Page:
of this network of underground galleries. And they used them as well. Same thing happened
with Padieniset here. In the eastern
side of this room, you have a large
ledge that occupies the entire eastern
side of the room. And this is the northern
side of this ledge. And above you can see that
underground gallery of Dynasty 2 just flying over our head. It was scary to
work in this room. And the southern end of
that particular ledge, right here, we have
a large vessel. I’m going to call it for
now a storage vessel. We cleaned it up, and
this is how it looks like. It’s in the corner, and
there is a wall around it. The very existence
of this vessel inside this large
underground room, it tells me that
this is an indication of certain human
activities happening here if it is a storage
vessel or anything else. And anything else is going
to be explained shortly. So human activity
is happening here that has to do possibly with
rituals related to the packing material, the vessels we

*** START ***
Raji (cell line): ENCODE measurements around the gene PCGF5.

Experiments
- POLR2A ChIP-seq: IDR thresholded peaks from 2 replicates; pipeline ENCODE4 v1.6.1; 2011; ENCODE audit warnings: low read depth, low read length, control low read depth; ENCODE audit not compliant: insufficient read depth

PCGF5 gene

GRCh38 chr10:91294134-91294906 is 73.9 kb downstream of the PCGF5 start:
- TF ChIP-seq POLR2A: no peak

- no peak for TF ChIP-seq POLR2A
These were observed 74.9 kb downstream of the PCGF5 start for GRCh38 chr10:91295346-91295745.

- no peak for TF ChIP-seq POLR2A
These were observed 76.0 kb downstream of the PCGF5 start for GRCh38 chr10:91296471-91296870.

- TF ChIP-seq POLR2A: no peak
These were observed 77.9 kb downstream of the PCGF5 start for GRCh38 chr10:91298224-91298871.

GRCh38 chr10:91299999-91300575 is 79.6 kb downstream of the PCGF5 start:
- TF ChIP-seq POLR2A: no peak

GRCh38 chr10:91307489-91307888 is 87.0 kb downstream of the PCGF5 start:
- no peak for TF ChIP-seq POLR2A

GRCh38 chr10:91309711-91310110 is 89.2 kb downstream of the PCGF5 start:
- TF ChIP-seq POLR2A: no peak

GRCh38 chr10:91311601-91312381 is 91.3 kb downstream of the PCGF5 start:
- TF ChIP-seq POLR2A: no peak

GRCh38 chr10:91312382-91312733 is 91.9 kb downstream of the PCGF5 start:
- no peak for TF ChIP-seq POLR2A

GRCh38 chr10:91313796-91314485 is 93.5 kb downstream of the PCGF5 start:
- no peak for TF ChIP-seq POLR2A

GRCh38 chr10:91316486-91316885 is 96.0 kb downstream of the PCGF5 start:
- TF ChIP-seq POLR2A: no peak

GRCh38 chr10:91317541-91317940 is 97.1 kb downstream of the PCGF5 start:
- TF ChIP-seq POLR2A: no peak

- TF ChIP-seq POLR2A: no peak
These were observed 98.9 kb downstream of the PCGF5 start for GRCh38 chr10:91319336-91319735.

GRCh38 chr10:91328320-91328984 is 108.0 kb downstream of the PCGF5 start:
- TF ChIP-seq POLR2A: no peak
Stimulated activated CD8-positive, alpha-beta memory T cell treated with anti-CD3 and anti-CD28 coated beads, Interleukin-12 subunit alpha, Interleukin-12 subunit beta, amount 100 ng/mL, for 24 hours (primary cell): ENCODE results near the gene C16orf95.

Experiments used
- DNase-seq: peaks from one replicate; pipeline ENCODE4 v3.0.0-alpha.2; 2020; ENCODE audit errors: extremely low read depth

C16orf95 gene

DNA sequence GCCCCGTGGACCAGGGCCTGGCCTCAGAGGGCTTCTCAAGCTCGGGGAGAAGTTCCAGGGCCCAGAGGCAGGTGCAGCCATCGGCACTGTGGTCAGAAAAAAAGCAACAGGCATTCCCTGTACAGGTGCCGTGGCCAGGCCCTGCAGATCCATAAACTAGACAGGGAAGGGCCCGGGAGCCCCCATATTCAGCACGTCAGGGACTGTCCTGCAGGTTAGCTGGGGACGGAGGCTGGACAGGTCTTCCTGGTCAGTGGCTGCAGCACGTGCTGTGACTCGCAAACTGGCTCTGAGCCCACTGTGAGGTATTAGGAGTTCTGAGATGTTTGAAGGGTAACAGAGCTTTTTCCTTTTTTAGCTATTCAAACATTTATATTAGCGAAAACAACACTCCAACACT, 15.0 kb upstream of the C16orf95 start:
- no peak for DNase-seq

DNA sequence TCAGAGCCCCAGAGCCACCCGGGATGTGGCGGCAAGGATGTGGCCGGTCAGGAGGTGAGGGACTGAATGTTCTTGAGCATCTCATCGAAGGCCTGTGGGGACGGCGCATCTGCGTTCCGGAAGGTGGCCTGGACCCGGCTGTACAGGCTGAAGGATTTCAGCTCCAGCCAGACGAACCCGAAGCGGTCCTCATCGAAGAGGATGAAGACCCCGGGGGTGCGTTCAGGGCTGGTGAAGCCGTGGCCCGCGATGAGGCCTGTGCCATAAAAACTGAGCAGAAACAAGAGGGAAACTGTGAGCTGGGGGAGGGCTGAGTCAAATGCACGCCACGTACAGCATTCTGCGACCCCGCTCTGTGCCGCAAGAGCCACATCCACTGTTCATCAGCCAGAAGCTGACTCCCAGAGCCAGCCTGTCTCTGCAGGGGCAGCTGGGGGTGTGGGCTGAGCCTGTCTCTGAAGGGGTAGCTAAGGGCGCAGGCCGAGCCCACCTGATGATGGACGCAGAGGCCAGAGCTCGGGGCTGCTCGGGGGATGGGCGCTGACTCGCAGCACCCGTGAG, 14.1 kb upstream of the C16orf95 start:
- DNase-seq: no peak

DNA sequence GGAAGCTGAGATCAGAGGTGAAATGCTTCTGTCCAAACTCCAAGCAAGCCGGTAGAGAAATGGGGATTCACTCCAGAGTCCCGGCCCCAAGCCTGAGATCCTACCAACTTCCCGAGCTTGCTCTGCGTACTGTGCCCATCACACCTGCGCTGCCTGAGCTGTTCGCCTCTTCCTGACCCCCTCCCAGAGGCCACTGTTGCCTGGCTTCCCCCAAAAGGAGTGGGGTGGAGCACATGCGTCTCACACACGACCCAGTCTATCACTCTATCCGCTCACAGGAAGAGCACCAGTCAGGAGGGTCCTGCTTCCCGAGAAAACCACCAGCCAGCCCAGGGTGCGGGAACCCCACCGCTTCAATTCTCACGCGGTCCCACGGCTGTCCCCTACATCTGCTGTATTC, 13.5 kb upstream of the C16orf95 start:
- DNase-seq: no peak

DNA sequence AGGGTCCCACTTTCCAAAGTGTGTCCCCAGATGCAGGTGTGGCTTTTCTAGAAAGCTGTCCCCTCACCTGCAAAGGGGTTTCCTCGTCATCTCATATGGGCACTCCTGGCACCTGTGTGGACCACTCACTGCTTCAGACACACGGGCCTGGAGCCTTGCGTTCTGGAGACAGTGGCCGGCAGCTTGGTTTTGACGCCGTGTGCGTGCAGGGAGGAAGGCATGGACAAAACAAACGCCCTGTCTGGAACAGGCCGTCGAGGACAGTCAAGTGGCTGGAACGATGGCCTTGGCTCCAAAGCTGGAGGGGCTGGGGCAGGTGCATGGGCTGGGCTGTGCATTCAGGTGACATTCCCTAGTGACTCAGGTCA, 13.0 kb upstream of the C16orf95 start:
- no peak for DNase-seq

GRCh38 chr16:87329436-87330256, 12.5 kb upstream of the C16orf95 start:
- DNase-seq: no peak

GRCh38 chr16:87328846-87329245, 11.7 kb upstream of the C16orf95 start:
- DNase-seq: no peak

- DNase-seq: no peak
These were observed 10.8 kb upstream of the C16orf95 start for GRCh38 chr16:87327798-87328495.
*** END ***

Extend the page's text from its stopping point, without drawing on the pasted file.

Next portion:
found, the embalming material we found. So the corpus of the pottery
we found inside of the shaft. And inside this room as
well is this large number of cooking ware. Some of them were
not used in burning, but the rest have this
evidence of burning on them. An amphora, that is
used only for natron and some foreign vessels
with foreign oil as well, red bowls, and those
measuring cups. Those measuring
cups were for oil. Because we’re very lucky,
we got measuring cups with labels written in hieratic. All of them have
hieratic labels on them. And just wait on this one. This one says meh 4,
which means fourth. Fourth what? Fourth day? Fourth time? But it’s fourth–
that’s the same cup– fourth of the oil tuwat. And the tuwat is one
of the seven oils that is used in the embalming
and during the ritual of Opening of the Mouth. So we always knew there is
an oil that’s called tuwat. And we always knew it was used
in embalming and the Opening of the Mouth ritual. But what was this oil? We don’t know. To the point, that
translation was support oil. I don’t know what the
chemical composition. Now, we can do context
analysis and actually residue analysis for this. And for that particular purpose,
since regulations in Egypt says there is no sample
outside of Egypt, I had to look for a
good chemist in Egypt. And I found one,
actually three, working for the National Research
Lab, or Center, in Egypt. And those are academics
who don’t have to teach. They only do research. He had his PhD in chemistry
from the United States. So we will be doing
residue analysis. And hopefully we
can now say what is the chemical composition
of the tuwat oil that is used in the embalming process